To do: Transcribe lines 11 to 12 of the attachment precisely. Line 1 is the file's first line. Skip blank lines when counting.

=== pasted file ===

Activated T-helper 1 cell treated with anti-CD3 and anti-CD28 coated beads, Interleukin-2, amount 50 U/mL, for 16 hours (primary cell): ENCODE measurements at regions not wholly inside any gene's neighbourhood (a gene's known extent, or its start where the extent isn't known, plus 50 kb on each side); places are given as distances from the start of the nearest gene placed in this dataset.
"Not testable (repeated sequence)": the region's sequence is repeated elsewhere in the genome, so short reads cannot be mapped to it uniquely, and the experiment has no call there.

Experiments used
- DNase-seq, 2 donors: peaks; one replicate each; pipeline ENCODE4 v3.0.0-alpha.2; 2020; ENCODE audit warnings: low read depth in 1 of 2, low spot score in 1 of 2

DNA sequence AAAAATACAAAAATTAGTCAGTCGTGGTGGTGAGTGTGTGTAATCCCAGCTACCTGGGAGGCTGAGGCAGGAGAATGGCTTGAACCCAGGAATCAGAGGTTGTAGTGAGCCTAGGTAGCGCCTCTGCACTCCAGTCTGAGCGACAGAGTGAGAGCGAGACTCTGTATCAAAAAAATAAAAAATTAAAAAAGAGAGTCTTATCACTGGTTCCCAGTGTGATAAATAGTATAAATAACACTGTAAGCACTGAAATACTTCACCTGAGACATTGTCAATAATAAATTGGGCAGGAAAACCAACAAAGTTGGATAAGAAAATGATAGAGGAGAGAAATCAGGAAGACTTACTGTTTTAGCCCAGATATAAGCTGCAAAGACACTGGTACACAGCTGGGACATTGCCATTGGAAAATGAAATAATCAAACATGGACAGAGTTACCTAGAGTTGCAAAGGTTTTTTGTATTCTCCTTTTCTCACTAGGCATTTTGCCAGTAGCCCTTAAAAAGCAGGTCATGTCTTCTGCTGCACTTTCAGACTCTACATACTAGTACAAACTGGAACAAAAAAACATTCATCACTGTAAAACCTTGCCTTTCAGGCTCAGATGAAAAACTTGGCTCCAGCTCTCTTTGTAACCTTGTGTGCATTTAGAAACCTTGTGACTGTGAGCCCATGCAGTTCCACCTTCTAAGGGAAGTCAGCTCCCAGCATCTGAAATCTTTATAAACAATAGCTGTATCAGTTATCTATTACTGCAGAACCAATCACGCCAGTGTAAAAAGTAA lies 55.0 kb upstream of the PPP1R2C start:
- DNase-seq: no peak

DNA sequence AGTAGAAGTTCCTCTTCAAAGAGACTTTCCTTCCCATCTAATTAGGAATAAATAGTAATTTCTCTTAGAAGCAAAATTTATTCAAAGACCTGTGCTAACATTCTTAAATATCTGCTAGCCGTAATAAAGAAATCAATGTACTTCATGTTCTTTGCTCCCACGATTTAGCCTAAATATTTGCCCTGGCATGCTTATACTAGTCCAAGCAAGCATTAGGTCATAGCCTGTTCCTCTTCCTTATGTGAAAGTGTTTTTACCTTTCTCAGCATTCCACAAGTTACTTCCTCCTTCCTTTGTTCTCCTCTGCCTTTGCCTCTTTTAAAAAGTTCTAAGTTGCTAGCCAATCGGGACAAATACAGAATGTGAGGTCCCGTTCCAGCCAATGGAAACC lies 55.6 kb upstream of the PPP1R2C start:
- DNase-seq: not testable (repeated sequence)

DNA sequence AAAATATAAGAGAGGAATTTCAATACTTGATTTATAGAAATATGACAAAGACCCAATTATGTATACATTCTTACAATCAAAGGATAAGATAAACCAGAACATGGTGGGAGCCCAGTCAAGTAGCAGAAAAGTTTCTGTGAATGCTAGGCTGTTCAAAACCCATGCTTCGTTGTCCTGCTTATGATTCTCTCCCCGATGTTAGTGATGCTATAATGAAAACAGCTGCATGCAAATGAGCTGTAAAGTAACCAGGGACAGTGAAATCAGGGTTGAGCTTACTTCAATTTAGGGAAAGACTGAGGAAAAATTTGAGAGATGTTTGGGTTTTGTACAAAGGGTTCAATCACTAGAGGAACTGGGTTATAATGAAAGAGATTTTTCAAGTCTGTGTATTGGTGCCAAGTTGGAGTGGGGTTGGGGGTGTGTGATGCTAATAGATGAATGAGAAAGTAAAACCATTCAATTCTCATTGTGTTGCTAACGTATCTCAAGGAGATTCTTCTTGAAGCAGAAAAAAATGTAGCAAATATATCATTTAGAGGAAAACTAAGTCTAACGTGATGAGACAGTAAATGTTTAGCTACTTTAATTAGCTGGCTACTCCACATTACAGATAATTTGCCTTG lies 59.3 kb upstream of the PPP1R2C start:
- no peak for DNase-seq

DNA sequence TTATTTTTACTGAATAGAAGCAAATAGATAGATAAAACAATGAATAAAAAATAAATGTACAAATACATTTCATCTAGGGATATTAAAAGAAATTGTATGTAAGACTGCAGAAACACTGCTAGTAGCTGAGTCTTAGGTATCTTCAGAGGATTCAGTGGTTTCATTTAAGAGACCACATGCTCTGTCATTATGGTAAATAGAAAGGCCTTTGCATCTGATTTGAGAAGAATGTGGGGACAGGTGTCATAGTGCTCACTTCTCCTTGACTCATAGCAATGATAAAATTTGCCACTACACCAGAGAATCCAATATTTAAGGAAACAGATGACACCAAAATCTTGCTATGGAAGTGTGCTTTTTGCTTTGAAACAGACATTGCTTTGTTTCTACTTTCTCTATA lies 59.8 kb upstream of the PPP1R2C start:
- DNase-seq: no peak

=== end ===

DNA sequence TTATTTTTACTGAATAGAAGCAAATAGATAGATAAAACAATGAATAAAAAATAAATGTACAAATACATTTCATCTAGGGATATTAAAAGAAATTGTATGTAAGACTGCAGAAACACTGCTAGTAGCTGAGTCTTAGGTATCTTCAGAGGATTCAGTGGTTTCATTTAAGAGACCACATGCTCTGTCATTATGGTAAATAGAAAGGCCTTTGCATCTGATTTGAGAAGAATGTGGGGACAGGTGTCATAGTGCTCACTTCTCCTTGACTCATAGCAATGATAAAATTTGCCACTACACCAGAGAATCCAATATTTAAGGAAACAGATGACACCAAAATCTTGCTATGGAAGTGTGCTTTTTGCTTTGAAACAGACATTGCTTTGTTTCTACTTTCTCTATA lies 59.8 kb upstream of the PPP1R2C start:
- DNase-seq: no peak